Here, There and Everywhere: Glocalising Identities in Transworld Transmedia Genius Loci
Keywords:online possible worlds, gameplay, social networking, local, global and glocal identities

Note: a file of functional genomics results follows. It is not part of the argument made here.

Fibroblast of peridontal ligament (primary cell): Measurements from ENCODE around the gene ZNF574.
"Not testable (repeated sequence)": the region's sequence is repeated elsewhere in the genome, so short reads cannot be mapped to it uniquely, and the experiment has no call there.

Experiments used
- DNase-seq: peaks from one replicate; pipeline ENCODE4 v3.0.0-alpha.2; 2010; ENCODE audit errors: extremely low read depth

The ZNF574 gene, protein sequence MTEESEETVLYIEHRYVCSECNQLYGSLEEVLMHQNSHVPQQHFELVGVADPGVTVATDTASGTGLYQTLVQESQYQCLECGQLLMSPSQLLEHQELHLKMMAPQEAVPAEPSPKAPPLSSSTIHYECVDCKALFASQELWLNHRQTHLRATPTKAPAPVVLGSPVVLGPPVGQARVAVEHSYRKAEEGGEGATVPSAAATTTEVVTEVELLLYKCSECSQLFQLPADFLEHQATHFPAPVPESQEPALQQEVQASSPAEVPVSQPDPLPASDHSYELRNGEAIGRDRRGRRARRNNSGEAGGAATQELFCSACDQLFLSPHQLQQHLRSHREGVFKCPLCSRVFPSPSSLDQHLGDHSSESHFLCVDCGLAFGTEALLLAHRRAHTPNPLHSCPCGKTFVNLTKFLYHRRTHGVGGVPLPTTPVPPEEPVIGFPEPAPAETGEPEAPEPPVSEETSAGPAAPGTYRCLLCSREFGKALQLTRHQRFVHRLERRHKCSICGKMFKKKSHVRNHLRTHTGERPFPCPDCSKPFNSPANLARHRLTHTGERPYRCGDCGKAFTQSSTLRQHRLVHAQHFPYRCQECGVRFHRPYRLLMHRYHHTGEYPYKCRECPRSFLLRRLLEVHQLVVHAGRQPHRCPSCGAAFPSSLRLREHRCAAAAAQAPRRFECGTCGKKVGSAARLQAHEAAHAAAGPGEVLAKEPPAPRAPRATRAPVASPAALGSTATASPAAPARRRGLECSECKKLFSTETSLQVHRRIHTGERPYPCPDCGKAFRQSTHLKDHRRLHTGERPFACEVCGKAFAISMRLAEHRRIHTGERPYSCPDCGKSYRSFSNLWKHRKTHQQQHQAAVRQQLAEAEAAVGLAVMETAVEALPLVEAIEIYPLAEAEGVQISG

AbstractThe principle question discussed in this essay is essentially a philosophical or existential one: in our increasingly remediated, interconnected, physically and virtually mobile contemporary world, is it is conceivable, or feasible, for us actually to be “here, there, and everywhere” at one and the same time? Have our predominantly “local” personal, professional and collective narrative histories, and the various cultural traditions that have grown out of these, really furnished us with relational identity skills that enable us to participate positively and actively in ongoing globalisation processes and to play a constructive, active, ethical role in the global gameplay arena? Or do we need to work more with non-familiar forms of otherness if we want to develop new types of “glocal” identities, able to mediate and transcend the emotional, conceptual, cultural and other divides that may hinder the identification, management and just balancing of “global” and “local” needs, rights and interests? As a contribution to further interdisciplinary debate on this and related themes, in media studies and elsewhere, this essay intentionally seeks to provoke*, by offering some engaged, informed but clearly speculative considerations, regarding the valorisation, application and evaluation of new digital media designed to facilitate ludic transworld, transmedia cooperition at-a-distance, to develop practical strategies to engage in responsible, ethical, ecological, mutually sustainable ways, with non-copresent, non-local others and their own past, present and future actual, and possible, worlds. *“Provoke”, of course, is not meant here in any “mean” or negative way, but rather as a ludic challenge to my readers to experiment in engaging with ‘non-local’, ‘non-standard’ forms of otherness – which in the case of this essay is the actual diversity of forms, norms and practices in academic writing. This First Page Footnote also seems an appropriate place to offer my sincere thanks to two anonymous reviewers of a first draft version of this essay, both of whom, each with their own brand of provocative, stimulating and useful remarks, are hereforth anointed as contributing co-authors, of this its (hopefully) final version.
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